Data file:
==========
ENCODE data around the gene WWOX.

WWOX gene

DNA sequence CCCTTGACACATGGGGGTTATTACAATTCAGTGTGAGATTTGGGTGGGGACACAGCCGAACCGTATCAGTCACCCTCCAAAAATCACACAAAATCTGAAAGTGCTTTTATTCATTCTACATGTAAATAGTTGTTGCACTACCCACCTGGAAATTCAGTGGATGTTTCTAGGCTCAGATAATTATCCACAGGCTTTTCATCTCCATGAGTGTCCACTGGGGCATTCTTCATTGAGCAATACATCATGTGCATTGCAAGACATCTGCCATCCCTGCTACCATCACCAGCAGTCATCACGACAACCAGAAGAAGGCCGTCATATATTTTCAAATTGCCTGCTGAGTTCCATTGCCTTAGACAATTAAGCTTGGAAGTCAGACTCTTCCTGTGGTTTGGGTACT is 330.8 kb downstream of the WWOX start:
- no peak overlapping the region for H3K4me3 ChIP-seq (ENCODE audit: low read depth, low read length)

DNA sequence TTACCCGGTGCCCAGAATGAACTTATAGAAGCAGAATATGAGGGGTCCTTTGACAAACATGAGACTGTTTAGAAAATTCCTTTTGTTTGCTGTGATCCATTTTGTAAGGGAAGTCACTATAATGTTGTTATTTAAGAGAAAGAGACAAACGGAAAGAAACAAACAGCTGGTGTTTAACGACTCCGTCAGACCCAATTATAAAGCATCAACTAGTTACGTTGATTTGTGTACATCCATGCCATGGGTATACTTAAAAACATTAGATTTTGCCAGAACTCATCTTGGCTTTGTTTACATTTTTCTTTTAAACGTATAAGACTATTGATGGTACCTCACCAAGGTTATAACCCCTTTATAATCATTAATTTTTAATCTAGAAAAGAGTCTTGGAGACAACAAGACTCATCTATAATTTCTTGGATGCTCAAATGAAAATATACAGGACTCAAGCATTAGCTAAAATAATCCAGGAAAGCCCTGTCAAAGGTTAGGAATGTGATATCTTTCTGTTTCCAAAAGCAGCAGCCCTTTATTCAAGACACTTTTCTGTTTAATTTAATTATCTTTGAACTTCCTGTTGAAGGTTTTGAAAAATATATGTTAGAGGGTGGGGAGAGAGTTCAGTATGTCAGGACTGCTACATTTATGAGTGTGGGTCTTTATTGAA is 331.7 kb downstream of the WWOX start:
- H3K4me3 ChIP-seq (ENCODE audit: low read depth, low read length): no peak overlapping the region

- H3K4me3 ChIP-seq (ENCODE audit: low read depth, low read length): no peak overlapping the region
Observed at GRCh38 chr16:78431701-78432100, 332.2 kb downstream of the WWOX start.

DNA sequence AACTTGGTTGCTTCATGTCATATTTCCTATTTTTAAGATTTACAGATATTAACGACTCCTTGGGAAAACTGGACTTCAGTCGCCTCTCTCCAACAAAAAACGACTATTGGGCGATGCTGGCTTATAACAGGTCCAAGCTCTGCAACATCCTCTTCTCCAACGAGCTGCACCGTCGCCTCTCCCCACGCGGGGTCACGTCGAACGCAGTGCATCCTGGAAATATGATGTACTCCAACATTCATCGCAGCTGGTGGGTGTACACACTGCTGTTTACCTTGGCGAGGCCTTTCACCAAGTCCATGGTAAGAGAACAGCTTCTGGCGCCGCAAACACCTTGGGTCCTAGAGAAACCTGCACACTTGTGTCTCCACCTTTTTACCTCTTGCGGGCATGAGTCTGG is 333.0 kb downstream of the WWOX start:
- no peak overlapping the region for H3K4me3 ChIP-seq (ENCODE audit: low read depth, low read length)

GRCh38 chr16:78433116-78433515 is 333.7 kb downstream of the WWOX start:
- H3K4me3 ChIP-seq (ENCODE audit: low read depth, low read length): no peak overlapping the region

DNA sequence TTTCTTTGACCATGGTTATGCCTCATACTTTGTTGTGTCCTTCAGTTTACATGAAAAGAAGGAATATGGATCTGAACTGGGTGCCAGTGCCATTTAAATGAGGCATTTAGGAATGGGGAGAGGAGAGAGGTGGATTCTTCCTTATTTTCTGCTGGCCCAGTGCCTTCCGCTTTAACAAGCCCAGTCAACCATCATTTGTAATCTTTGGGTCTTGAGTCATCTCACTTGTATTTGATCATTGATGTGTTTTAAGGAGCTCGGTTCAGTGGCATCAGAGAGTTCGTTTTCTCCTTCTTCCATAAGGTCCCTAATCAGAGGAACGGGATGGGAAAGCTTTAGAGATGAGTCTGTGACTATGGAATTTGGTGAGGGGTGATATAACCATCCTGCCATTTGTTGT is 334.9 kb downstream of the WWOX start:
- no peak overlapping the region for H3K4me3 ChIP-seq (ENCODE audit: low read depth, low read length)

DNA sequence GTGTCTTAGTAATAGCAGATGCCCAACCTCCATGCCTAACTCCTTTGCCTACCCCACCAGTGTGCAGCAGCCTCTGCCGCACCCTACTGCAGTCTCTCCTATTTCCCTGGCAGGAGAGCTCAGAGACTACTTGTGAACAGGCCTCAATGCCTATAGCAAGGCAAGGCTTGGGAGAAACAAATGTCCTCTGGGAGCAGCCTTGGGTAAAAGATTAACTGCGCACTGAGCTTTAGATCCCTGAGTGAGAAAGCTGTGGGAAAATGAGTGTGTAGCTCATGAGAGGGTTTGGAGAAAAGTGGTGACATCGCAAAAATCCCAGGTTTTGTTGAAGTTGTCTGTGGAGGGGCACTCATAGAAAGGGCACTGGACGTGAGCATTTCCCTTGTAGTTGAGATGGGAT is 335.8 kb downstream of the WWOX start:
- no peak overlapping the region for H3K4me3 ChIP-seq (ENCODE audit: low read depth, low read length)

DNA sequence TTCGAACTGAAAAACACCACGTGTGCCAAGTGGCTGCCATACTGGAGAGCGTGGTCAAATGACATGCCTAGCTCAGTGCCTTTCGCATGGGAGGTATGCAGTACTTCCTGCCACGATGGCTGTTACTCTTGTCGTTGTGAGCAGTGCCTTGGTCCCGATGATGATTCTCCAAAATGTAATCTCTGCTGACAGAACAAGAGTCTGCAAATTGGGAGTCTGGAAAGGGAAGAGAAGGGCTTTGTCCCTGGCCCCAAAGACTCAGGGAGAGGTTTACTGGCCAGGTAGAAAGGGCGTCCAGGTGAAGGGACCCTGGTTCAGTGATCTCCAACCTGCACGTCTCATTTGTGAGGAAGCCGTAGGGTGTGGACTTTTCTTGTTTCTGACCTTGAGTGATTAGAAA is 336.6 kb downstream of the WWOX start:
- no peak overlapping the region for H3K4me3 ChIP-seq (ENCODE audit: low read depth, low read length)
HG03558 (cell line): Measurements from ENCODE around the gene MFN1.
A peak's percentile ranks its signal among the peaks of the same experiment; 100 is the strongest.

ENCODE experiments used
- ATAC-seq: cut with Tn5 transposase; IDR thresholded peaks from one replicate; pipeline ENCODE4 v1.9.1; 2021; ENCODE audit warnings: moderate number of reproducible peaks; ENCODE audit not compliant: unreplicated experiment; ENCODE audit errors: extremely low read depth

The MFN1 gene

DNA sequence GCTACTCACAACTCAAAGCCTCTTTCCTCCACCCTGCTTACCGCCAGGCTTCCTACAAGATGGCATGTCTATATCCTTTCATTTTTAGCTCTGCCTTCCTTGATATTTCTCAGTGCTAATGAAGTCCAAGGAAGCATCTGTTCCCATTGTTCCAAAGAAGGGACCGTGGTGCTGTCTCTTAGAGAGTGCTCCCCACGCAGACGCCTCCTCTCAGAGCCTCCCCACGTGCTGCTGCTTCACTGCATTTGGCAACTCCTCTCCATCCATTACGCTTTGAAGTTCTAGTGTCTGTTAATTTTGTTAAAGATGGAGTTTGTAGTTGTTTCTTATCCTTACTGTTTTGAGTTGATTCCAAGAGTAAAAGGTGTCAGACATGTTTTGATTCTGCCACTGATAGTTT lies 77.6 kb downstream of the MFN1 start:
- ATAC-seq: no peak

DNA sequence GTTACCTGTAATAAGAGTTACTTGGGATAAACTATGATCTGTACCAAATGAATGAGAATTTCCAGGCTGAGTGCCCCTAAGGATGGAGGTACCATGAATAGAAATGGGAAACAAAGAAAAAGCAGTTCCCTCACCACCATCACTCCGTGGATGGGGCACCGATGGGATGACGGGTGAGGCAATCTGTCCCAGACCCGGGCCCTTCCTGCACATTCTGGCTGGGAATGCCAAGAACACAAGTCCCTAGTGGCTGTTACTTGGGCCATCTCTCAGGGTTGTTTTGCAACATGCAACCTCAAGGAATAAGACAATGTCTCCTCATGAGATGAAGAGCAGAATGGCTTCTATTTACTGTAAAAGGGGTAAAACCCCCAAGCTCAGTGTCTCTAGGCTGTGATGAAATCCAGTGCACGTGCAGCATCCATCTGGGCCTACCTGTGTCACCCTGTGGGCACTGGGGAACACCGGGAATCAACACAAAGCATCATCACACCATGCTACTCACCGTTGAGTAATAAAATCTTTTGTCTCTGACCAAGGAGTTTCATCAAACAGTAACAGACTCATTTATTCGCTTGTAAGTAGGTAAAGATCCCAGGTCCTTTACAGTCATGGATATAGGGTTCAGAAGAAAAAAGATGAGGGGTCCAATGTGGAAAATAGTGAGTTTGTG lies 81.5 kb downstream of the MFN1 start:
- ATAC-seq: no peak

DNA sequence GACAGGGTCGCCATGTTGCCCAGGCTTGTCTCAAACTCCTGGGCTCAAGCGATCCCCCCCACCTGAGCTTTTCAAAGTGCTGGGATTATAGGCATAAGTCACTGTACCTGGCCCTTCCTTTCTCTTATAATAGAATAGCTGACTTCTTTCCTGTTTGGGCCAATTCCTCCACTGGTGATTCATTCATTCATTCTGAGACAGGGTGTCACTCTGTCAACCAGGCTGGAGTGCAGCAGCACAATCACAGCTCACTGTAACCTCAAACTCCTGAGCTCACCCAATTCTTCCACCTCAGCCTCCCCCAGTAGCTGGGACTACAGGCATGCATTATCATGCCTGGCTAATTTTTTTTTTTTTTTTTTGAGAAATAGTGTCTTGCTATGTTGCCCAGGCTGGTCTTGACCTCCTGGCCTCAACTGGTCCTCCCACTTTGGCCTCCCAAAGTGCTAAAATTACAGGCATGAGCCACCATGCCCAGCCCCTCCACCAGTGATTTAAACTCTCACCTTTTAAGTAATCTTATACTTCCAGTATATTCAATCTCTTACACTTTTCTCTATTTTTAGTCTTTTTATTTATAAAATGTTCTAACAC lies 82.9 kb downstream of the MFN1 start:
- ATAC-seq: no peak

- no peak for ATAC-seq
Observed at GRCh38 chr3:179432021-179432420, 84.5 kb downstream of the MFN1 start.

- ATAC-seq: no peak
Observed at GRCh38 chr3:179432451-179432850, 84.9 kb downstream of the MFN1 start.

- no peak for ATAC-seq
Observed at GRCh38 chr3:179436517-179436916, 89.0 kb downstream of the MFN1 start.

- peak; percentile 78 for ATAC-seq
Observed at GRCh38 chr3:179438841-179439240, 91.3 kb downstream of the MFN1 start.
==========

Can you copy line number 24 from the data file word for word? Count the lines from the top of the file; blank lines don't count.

DNA sequence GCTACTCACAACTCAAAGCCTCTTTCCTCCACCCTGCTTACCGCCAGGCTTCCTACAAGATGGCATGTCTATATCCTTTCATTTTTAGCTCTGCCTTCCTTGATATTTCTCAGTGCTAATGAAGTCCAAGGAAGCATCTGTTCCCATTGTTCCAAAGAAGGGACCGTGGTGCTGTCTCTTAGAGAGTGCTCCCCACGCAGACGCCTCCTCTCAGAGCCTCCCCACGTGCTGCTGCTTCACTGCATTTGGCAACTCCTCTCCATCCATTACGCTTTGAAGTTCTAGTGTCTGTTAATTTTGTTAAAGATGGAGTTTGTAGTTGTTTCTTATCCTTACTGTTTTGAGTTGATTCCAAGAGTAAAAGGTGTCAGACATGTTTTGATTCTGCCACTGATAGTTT lies 77.6 kb downstream of the MFN1 start: